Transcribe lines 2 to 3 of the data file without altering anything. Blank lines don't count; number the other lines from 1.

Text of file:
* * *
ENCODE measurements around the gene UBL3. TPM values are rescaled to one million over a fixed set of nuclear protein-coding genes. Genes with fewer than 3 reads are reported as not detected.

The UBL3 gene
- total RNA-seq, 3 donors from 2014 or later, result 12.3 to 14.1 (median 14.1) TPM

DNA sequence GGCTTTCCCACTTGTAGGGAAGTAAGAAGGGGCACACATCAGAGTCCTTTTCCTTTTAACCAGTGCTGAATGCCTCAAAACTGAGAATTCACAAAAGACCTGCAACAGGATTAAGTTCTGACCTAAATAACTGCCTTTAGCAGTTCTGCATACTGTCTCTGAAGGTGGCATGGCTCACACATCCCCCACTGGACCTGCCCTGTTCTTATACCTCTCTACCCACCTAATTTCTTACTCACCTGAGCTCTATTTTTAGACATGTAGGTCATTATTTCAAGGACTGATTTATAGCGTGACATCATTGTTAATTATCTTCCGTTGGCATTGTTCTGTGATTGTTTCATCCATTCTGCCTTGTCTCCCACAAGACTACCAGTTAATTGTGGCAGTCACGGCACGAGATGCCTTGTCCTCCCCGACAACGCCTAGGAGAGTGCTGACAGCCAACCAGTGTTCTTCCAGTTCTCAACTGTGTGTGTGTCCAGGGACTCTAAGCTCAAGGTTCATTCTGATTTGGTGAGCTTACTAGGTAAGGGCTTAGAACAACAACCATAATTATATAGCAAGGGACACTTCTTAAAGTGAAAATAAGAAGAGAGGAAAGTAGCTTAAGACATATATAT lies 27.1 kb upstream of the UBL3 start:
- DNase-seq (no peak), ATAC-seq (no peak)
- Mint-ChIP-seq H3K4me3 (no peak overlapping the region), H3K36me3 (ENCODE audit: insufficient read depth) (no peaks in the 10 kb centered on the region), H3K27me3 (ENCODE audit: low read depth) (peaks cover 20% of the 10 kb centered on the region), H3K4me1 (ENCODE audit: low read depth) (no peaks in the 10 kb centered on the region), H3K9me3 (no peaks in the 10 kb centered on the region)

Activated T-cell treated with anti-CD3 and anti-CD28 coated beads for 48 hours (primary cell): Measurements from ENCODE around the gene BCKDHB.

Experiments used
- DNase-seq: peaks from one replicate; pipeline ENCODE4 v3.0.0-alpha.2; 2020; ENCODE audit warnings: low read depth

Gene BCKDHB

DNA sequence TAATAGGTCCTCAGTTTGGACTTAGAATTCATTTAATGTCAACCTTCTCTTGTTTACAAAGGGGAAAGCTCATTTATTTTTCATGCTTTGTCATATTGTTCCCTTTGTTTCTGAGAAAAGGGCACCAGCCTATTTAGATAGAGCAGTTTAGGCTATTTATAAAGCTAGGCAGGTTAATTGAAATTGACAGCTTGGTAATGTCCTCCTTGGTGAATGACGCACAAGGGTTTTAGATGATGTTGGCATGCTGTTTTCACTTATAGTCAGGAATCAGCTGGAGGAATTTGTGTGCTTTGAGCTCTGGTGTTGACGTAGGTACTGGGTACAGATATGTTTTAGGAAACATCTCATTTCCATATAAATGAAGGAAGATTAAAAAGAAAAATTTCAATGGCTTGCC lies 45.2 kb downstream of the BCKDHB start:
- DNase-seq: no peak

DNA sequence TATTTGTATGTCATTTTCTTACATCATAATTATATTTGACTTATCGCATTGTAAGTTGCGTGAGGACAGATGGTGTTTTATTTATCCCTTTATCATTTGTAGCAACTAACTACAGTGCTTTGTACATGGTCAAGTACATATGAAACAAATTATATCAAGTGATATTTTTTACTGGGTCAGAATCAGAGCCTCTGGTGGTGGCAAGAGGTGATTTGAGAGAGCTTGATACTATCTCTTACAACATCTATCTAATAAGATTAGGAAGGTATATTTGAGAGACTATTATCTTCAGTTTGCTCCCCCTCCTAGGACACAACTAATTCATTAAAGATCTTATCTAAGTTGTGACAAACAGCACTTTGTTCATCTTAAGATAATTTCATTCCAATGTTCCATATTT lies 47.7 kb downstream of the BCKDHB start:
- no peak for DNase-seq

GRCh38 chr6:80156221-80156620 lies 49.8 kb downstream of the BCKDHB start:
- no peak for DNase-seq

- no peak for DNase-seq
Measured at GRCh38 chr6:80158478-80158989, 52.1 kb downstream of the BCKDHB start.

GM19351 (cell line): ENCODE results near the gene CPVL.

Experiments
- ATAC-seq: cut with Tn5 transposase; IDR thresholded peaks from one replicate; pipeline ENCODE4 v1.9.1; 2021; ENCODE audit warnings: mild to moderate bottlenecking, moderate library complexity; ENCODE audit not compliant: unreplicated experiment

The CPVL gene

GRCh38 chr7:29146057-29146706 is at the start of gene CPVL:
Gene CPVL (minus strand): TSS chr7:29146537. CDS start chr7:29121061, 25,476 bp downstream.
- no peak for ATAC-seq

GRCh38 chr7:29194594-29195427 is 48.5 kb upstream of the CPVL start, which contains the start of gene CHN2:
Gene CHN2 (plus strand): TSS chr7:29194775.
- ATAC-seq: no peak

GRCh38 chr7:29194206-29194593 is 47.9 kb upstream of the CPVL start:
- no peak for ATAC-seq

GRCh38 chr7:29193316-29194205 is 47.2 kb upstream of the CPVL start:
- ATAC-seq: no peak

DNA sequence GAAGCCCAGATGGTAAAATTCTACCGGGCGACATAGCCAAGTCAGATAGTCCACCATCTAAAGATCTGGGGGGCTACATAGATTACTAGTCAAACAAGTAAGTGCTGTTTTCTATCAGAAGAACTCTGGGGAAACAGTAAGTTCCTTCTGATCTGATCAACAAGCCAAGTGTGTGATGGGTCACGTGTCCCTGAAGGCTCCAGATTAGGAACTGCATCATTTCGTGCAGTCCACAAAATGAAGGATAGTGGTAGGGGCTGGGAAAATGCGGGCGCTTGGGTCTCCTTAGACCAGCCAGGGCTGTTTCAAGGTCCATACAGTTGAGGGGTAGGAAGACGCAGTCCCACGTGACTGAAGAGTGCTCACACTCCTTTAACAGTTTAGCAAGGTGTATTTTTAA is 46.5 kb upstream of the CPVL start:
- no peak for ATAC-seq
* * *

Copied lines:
The UBL3 gene
- total RNA-seq, 3 donors from 2014 or later, result 12.3 to 14.1 (median 14.1) TPM